Germany is selling its first ever green government bond, in a deal that is seen as a landmark step in the development of Europe’s green bond market. The hope is that it will help establish a benchmark for pricing other green transactions.
The German Treasury attracted more than €30bn of bids for up to €6bn of 10-year debt. The bond is being sold as a twin of its outstanding Aug 2030 bond.
This means that once the bonds have been sold, investors will be able to exchange their green bonds for the conventional equivalent at any times. The structure will mitigate any liquidity concerns that smaller, less liquid green securities would trade at a lower price.
The ministry will seek to ensure the price of the green twin is always at least that of the conventional bond, by purchasing green bonds if it falls below that level.
Market participants will be closely looking at the yield which is expected to be around minus 0.45% – similar to the one on its mainstream twin.
Overall, Germany is expected to issue up to €12bn this year, across a range of maturities from two to 30 years.
In general, green bonds have enjoyed a surge of interest in recent years, as investing in environmental, social and governance linked securities has gained momentum in fund management circles. Figures from Moody’s shows that a total of $263bn of this type of debt was sold last year, up from less than $1bn a decade ago.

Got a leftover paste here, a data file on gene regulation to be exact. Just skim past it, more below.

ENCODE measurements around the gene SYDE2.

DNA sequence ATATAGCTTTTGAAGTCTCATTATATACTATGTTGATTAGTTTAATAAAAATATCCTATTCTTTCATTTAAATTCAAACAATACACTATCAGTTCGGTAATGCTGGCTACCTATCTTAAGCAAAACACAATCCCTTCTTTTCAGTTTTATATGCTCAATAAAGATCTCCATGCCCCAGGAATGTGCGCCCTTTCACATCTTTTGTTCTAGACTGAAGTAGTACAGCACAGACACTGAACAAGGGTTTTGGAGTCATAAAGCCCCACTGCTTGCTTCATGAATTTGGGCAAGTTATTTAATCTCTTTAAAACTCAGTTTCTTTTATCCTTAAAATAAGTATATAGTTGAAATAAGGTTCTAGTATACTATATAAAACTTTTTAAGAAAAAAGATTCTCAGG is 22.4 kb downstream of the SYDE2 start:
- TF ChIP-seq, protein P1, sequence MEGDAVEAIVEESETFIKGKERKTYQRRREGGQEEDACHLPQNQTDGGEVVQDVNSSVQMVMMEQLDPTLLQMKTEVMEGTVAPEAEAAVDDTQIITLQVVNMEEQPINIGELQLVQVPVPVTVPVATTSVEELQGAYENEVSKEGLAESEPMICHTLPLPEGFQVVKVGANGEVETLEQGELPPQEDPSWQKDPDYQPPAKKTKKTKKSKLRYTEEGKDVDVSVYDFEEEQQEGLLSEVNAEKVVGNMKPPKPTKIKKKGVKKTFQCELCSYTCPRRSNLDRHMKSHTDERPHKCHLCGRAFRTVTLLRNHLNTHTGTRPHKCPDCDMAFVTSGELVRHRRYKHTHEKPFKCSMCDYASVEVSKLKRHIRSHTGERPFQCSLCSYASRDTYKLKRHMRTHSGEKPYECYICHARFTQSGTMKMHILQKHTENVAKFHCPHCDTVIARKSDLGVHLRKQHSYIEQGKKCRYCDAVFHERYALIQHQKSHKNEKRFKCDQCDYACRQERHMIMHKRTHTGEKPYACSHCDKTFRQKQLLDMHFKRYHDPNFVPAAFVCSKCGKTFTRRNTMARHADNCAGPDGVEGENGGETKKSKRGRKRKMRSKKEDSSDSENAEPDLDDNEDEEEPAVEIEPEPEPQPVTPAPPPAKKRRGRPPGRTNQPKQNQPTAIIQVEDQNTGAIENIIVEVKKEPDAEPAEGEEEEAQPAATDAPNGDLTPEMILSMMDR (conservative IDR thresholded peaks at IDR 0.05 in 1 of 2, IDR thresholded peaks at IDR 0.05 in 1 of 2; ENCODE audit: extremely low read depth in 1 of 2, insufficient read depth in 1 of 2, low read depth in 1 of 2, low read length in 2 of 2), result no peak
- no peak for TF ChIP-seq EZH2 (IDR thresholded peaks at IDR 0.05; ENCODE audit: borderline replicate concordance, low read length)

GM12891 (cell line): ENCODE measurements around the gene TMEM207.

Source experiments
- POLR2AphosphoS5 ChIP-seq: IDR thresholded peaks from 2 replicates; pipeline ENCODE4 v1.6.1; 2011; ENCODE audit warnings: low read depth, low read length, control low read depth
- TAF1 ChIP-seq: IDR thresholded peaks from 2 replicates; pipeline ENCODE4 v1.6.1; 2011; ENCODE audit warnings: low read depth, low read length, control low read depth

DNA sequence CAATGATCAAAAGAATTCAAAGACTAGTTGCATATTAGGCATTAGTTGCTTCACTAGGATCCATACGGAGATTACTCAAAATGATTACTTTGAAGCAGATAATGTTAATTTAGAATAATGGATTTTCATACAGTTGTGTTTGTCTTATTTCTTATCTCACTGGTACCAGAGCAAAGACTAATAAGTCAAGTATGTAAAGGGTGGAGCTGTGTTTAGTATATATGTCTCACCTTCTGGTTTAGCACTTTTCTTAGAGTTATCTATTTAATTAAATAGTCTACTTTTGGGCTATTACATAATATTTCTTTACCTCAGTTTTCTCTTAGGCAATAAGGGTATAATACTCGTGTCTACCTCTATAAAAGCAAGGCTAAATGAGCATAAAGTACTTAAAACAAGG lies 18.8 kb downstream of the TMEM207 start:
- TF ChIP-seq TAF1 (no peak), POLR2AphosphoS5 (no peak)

“The green bond market was already in the ascendency, with issuance growing annually in recent years, but the move by Germany to issue its first ever green bond could open the floodgates,” says Johann Plé, portfolio manager at AXA Investment Managers.
He adds “the current rate of issuance – there is expected to be around $200bn of green bonds issued in 2020 – is going to look small compared to the growth we will see in the next few years, especially as sovereigns enter the market, “As such, we think the overall market size could grow to $1trn by the end of 2021, but it will still only account for a small percentage of the overall debt markets, so it truly is at the start of its journey.
“If you see a Biden presidency, and if other governments follow Germany and Sweden’s moves to launch green government bonds, we expect it to really take-off,” says Plé.